E glanced meaningfully across the room, where two of his bodyguards had been standing by the door. One of them nodded and touched his earpiece, barking a quick command. The other held the doors open. A third man walked in, bigger than any of the other Meat, half dragging and half carrying a long-limbed teen boy with him. The kid had grass stains on his knees and was wearing a jersey emblazoned with the logo of a doughnut shop; he must have been grabbed from soccer practice. As the thick-necked man holding him dragged the boy closer to the desk, I could smell the salt of his fresh sweat and a high note of panic. One of the kid's feet was bare and it looked like his own sock was stuffed into his mouth.
One of the Meat behind me kicked me in the back of the leg, and I realized my mouth was hanging open. I struggled to compose my face.
"Of course, I understand that you need some incentive for such a business proposition, so let me provide it, along with a demonstration of the new project I am working on," E said jovially, gesturing the Meat closer. He dragged the boy into the frame of thecamera. E paused again for a reaction he couldn't see on the other end of the video feed, then plucked the sock out of the boy's mouth. The kid shook his head and spat.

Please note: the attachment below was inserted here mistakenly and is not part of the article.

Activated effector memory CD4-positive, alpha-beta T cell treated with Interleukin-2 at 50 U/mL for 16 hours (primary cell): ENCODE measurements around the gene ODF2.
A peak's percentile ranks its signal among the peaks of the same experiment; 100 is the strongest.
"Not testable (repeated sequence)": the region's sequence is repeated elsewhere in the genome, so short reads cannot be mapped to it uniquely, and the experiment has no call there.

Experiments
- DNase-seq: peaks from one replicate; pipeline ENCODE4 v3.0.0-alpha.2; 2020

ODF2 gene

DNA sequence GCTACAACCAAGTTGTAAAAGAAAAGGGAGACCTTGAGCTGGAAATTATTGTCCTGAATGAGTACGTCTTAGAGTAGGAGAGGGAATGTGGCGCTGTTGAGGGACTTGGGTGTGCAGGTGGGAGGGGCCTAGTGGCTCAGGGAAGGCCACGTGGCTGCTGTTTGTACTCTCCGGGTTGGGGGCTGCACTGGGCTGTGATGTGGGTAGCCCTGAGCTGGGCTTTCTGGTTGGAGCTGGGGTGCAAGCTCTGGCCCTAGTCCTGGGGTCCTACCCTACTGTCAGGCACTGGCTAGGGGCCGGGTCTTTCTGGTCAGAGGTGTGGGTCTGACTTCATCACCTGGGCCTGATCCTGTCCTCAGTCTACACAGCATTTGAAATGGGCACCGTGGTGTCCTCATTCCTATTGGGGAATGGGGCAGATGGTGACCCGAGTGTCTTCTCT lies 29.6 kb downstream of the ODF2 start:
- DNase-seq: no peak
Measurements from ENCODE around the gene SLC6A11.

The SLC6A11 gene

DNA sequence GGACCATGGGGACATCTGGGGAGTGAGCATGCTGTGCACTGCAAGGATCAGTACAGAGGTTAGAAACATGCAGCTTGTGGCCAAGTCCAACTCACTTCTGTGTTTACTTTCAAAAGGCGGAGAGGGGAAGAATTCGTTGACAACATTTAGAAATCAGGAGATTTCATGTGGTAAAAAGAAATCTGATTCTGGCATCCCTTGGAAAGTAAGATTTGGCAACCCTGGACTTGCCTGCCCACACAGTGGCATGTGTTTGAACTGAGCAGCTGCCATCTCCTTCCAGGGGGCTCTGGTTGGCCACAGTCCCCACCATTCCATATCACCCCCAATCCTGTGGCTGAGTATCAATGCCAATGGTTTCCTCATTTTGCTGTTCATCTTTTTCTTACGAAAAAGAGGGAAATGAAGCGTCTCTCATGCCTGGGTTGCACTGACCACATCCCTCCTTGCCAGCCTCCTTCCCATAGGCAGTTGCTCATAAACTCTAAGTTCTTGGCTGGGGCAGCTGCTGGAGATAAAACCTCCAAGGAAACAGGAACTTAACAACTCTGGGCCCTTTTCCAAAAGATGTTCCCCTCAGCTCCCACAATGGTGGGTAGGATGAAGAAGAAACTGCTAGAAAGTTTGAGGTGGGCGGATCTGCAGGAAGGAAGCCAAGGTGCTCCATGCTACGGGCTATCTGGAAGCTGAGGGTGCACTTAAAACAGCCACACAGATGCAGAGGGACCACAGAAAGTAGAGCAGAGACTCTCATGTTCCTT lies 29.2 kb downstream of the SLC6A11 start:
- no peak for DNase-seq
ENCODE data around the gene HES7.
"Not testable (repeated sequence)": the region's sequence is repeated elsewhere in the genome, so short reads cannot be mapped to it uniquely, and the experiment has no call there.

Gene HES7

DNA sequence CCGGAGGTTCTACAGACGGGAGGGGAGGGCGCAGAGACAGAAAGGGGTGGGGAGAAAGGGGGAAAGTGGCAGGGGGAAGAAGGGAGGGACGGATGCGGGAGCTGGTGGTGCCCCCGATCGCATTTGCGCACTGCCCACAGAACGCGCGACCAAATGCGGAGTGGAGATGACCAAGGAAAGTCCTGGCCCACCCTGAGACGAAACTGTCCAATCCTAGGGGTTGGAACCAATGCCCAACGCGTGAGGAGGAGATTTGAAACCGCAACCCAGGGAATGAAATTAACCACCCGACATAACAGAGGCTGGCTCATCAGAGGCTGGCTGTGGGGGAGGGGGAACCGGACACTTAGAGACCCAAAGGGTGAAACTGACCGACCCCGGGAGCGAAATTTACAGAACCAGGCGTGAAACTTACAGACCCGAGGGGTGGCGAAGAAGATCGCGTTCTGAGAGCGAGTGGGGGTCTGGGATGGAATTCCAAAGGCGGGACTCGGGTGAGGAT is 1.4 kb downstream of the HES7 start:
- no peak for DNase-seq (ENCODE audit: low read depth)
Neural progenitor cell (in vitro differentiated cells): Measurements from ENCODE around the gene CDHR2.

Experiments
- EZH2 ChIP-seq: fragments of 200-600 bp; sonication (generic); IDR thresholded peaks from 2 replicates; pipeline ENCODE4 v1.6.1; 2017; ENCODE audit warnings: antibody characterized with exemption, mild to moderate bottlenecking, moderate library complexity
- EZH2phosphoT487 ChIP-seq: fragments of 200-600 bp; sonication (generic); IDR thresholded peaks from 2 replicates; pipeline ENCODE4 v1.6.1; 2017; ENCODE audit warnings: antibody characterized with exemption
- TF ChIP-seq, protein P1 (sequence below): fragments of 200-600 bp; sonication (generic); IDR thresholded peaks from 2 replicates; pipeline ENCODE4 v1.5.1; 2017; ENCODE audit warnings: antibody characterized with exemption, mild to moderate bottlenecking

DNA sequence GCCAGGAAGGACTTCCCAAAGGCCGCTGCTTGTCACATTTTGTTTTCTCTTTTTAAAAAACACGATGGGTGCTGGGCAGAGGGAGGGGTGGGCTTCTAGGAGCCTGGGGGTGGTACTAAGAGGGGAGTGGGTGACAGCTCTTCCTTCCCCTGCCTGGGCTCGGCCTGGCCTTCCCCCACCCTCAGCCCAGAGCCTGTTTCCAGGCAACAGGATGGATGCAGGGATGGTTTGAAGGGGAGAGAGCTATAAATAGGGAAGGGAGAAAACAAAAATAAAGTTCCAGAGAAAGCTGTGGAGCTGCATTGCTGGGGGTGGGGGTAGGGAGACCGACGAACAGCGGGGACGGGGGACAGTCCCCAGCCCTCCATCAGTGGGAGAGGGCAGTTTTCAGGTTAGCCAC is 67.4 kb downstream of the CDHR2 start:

"We'd like to thank Jeremy for volunteering for this demonstration." E stood. He picked up the Mood Ring and set it humming, much louder this time; I could feel it in my teeth. "Jeremy, your dad is watching, so try to put on a good show for him. I'm very excited that you were able to help us out."
"Where is my dad?" Jeremy's voice was a lot higher than I expected.
E pointed to the camera. "Your father can see you, Jeremy, but I'm afraid that you can't see him. Now, answer me this: How do you feel, Jeremy? What would you say your emotional state is like currently?"
Jeremy attempted to kick the Meat holding him with the foot still wearing a cleat. "Let me go! Let go!"
E nodded. "Upset. Would you say that's fair?"
You're like... evil bridesmaids. You're here to make him look even better.